Lessons learned from a Japanese sushi chef’s devotion to craft

Nothing in the world can take the place of persistence. Talent will not; nothing is more common than unsuccessful men with talent. Genius will not; unrewarded genius is almost a proverb. Education will not; the world is full of educated derelicts. Persistence and determination alone are omnipotent. The slogan Press On! has solved and always will solve the problems of the human race.

Calvin Coolidge

If you’ve seen the fascinating documentary Jiro Dreams of Sushi, you will have noticed the fanatical devotion that restaurant owner Jiro Ono applies to his craft as a sushi chef.

For Jiro, owning a sushi restaurant is not about paying the bills. Rather, it is a means for him to be able to do what he loves on a daily basis and do it exceedingly well.

His restaurant, Sukiyabashi Jiro, only seats 10 patrons. It was the first sushi restaurant in the world to be awarded three Michelin stars – although this has since been rescinded.

The restaurant is booked out months in advance and diners can expect to fork out around $US300 for the 20-piece set menu.

How did this small, unassuming restaurant at the entrance to a Tokyo subway station garner such acclaim?

Complete and utter devotion to craft

And in analysing the devotion to craft, the uniquely Japanese concept of kodawari is a good place to start.

As is often the case with Japanese words, there is no neat and tidy English translation. But we can loosely define it as the uncompromising adherence to high personal standards in the pursuit of mastery.

In his book The Little Book of Ikigai: The secret Japanese way to live a happy and long life, author Ken Mogi defines kodawari as:

a personal standard, to which the individual adheres in a steadfast manner. It is often, though not always, used in reference to a level of quality, or professionalism to which the individual holds. It is an attitude, often maintained throughout one’s life, constituting a central element of ikigai. Kodawari is personal in nature, and it is a manifestation of pride in what one does.

Mogi mentions ikigai, another Japanese concept which itself is worthy of intense study. But for the purposes of this article, ikigai can be thought of as a happy busyness. A reason to get up in the morning, if you will.

When we combine the happy busyness of ikigai with the relentless devotion of kodawari, we approach what might be called cultivating a passion in the west.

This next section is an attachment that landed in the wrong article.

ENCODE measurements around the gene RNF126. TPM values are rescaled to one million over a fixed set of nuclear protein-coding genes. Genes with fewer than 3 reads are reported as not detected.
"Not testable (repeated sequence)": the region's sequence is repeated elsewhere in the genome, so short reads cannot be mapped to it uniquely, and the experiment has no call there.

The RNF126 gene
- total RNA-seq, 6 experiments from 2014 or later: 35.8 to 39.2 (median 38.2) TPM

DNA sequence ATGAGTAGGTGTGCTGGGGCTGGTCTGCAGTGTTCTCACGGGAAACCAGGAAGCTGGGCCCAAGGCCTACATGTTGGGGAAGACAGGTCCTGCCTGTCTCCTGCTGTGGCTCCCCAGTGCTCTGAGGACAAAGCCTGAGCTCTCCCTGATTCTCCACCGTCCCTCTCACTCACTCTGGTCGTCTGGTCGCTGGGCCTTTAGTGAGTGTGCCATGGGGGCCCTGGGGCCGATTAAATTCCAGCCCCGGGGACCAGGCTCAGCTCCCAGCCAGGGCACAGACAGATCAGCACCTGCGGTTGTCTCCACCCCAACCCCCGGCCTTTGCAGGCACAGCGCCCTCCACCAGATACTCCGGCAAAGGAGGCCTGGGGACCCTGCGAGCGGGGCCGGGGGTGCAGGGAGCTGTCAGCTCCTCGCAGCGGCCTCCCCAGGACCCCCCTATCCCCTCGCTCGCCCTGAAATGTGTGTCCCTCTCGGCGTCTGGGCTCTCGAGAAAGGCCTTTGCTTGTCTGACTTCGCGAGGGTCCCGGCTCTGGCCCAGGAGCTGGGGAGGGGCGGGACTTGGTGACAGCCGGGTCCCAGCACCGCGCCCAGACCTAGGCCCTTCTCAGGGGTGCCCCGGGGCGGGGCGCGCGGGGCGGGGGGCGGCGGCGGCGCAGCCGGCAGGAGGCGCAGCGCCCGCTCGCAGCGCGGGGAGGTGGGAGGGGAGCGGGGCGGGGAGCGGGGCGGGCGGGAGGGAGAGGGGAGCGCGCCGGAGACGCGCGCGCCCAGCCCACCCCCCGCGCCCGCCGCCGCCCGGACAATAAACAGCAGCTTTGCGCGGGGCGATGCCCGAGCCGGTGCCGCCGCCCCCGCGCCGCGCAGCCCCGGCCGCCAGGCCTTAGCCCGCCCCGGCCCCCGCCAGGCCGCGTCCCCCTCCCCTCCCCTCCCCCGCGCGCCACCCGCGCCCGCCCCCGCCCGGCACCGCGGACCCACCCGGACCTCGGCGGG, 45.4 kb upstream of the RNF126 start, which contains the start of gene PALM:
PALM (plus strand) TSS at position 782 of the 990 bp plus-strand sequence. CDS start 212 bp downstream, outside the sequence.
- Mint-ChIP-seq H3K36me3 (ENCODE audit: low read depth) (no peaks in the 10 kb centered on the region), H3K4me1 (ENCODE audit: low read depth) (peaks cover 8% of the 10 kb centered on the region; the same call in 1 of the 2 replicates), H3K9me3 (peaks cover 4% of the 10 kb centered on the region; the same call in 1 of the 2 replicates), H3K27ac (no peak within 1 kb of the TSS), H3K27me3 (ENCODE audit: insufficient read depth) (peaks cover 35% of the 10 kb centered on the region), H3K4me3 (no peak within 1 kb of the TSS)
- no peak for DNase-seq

Importantly, this cultivation is maintained over a long time. Ono is now 94 years old and by all accounts, still turns up to work each day with a goal of improving the whole sushi-making process.

And while Ono and his exploits have been well documented, I wondered what I could learn from his approach to craft and whether it might apply to photography.

Attention to detail

Attention to deal permeates the whole experience of dining at Sukiyabashi Jiro.

Jiro takes note of whether his guests are left-handed or right-handed and alters the seating plan accordingly.

Octopus is massaged for exactly 40 minutes and served warm to remove the rubbery texture and improve the taste.

Four-inch fillets of kohada (gizzard shad) are sprinkled with salt and left for exactly 15 minutes and 30 seconds. Then, the fillets are placed in vinegar for a further 15 minutes and 30 seconds.

Like a wine tasting where lighter varietals are served before heavier ones, Jiro’s set 20-piece sushi course becomes increasingly fattier. This, he says, allows the palate to fully appreciate each dish.

President Barack Obama and Prime Minister Shinzo Abe of Japan talk with Jiro Ono during a dinner in April 2014.

Each part of the process is like the instrument in an orchestra. And to hear and indeed appreciate this orchestra, diners need to be fully attentive.

To this end, Ono specifically advises guests to be punctual and recommends they do not take photographs of the sushi while they are eating.

This, he says, would only detract from enjoying the sushi at its optimal temperature.

Don’t turn nigiri sushi upside down”, the restaurant website states in a long list of eating protocols. “If you turn sushi upside down when eating it, your mouth will feel a strange sensation since the rice has a temperature different from your tongue.”

Just as cell phones, tardiness and improper technique detract from the experience of enjoying sushi, so do they detract from meaningful photography.

Attention to detail in photography encompasses factors such as:

  • Organisation – remembering to bring that 10-stop filter or spare batteries on your hike to a waterfall.
  • Composition – being mindful of small details in a scene you want to include, or conversely mindful of small details you want to exclude.